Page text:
put sparkles on the shoes…that should do it.
Yep. I would bedazzel the crap out of em. I can tell you from experience, the school wont do anything!!
I agree. Bedazzle them. glue on a few rhinestones or a bow.
Bedazzle her shoes )
Note to parents: Gender stereotyping CAUSES bullying. Bedazzling shoes? Not a solution here. What is that teaching your kid? To do whatever the bullies say to do. And what is it teaching the other kids? Keep bullying. Is that the lesson we want to be teaching here? I honestly don’t even think these 4 year olds know they are bullying, because not enough parents and teachers are telling them that. I think these kids believe that they are stating a fact.
At 4 my daughter LOVED Spiderman. There was no talking her out of getting the Spiderman tennis shoes. She wore them to school and was told they were “boy shoes” (They were.) When she came home telling me about it, I told her, “do you like them?” “yes.” I told her to tell the kids when they said that again that anyone can wear Spiderman shoes. She had the same situation about the same age about wearing the color blue (still her favorite color 6 years later.) Her PreK4 classmates told her blue was for boys. We talked again and I told her that she can wear ant color she wants. And if the other kids don’t like it, too bad for them…they are going to miss out on wearing lots of cool colors. She went to school confidently and told them you can wear whatever color if you are a boy or a girl. I liked the idea of teaching her to be confident about her ideas even if they were not always “girly”
Another mom/ teacher:
As a teacher, sad to say, yes, bullying starts this young. My son, at 4 loved his pink t-shirt. Wore it to preschool once, and will not wear it out of the house (so sad) due to peer’s comments – at 4!!!! Yes, speak to the teacher, so he/she knows what is going on in their classroom and can address it. Then talk to you daughter. Don’t let her give in to peers. Point out how to be an individual and to take pride in that. When all is said and done, I woud let her wear the shoes of her choice. Unfortunately, it will be the choice peers, unless she is strong and willing to be her own person.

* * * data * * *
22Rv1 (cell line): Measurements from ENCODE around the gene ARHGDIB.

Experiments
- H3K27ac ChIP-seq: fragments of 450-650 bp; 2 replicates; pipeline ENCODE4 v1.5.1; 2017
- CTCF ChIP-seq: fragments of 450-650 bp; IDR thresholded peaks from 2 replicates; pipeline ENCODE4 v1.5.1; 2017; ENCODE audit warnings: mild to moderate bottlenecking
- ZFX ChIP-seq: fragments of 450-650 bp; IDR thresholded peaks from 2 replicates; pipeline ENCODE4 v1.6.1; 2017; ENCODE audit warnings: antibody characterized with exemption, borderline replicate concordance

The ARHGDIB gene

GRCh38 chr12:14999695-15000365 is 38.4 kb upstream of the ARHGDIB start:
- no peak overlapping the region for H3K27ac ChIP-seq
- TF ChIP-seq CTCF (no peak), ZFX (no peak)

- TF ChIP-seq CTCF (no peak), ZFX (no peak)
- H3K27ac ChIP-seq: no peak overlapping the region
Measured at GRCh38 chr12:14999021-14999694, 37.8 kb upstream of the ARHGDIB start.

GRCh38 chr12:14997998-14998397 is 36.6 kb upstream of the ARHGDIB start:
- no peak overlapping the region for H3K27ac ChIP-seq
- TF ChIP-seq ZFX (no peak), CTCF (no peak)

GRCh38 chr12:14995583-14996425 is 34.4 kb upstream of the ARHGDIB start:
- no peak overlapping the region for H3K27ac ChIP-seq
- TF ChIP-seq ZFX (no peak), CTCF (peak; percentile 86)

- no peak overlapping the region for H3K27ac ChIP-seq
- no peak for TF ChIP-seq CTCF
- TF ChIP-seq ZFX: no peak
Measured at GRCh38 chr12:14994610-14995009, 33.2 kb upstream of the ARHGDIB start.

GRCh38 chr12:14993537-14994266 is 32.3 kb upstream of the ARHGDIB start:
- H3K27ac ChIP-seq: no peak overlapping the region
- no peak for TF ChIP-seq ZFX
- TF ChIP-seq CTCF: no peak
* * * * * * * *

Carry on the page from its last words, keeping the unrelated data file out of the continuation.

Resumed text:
Yesterday my mom posted a picture on Facebook of my 5-year-old brother … wearing a pair of shoes he picked out for his first day of preschool. She explained to him in the store that they were really made for girls. [The boy] then told her that he didn’t care and that ‘ninjas can wear pink shoes too.’
However, my mom received about 20 comments on the photo from various family members saying how ‘wrong’ it is and how ‘things like this will affect him socially’ and, put most eloquently by my great aunt, ‘that sh*t will turn him gay.’
From that story come links about “gender non-conforming camp.” Seriously? We’re talking about shoes here. Shoes. Preschoolers. Bullying epidemic. The solution is not sending the kids off to some camp. The solution is to stop buying into the gender segregated marketing that is so aggressively targeted at kids and parents from multinational companies.